Scaling storage is a serious challenge for the industry, but there is a great deal of thought, effort, and creativity going into it right now. Companies like Gridstore, Oxygen Cloud, and Cleversafe have come up with effective client-side solutions to enable scale-out storage to sing. If you’ve got an appropriate application, client, or gateway, scale-out is a real possibility!
I am often questioned during my Storage for Virtual Environments seminar presentations about VMware’s Pluggable Storage Architecture (PSA). This system is fairly straightforward and concept: VMware provides native multipathing support for a variety of storage arrays, and allows third parties to substitute their own plug-ins at various points in the stack. But the profusion of acronyms and third-party options makes it difficult for end-users to figure out what is going on.
Although it’s rare in the PC world, multipath I/O is not new in enterprise IT. I’ve been juggling paths to storage and networks as long as I’ve been a systems administrator, and that’s a bit longer than I care to admit. But the proliferation of technologies has made it difficult to understand path management. What’s the difference between “dual active” and “active/active”? Is “active/passive” really that bad?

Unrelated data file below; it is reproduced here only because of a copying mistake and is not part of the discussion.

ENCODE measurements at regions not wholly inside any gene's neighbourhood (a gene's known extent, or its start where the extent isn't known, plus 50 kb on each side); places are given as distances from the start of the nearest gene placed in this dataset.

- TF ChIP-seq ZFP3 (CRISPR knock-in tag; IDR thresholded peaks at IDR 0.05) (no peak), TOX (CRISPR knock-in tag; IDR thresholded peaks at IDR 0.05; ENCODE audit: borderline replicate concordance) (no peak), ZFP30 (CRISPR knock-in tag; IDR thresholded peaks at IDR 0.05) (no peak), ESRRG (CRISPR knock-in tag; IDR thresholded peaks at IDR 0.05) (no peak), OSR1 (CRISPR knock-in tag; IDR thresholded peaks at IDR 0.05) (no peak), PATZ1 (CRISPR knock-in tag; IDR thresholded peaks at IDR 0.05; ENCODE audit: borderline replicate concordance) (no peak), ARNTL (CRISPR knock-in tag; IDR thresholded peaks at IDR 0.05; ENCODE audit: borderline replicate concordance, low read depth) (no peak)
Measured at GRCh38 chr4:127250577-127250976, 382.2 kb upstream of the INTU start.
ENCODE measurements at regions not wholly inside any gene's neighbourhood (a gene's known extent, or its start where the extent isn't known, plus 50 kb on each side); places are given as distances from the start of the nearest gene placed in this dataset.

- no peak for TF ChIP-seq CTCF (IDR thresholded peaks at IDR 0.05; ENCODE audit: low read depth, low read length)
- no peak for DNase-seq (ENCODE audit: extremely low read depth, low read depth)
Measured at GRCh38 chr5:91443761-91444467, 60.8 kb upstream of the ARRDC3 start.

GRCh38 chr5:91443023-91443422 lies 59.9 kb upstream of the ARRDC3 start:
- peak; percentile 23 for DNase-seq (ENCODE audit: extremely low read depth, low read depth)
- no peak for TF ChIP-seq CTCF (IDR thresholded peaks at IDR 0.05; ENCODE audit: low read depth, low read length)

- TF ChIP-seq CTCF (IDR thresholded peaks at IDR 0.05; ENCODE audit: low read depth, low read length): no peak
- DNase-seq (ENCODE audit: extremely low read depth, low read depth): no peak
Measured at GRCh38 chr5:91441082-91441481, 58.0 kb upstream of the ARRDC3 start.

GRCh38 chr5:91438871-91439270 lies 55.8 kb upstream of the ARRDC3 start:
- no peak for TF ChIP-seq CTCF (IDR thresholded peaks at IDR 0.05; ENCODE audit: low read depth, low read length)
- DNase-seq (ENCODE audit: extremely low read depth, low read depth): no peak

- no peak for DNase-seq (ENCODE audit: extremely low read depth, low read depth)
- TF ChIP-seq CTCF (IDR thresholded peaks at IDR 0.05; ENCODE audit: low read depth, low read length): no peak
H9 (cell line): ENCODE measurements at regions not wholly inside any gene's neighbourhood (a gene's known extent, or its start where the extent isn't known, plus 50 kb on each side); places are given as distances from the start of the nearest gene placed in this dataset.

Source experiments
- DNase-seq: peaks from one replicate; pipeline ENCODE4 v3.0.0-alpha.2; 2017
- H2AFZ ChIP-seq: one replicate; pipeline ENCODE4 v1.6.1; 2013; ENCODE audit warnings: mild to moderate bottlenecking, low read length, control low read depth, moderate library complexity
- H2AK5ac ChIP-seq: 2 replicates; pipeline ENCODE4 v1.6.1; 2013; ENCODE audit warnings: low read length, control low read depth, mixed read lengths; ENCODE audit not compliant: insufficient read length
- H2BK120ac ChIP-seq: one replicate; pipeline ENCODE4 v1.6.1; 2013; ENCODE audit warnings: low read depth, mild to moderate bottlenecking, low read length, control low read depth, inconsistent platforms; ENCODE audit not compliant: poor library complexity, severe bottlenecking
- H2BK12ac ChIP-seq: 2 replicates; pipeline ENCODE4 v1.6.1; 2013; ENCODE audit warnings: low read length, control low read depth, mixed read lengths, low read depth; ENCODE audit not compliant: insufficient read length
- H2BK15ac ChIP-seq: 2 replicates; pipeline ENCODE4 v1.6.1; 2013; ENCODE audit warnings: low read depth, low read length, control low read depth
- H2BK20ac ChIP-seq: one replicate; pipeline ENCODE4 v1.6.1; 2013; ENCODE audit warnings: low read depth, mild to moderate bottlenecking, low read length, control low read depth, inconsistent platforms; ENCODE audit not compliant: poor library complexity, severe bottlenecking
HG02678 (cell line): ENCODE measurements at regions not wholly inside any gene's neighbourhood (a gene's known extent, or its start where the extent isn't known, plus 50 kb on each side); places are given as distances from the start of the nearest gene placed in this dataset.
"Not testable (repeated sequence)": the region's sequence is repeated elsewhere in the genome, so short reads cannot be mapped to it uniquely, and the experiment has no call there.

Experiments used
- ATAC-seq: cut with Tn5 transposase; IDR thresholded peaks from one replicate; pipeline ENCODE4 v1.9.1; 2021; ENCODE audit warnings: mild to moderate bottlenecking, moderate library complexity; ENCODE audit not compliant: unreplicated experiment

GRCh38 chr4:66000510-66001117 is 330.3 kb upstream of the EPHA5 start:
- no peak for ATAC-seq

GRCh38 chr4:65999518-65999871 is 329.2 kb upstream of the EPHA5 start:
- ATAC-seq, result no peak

Hiding in the shadow of the huge VMware vSphere 4 announcement was a very interesting introduction by EMC: PowerPath/VE. As I mentioned in my post on storage changes in vSphere 4, PowerPath/VE plugs into the new pluggable storage architecture (PSA) found in vSphere 4 versions of ESX and takes over the decision-making and heavy-lifting tasks related to communicating with storage systems.D
VMware officially launched their next-generation (version 4) enterprise family of products today under the “vSphere 4” name. As I’ve been doing for the last few major ESX releases, I’m focusing this post on the storage changes present in vSphere 4.
VMware packed a lot into their 2008 VMworld conference, including an outline of their “three pillars” strategy, focused on vClient, vCloud, and something they are calling the Virtual Datacenter Operating System. While it is debatable if this last item really is an operating system, it’s certainly a major strategic change in messaging. VDC-OS is divided […]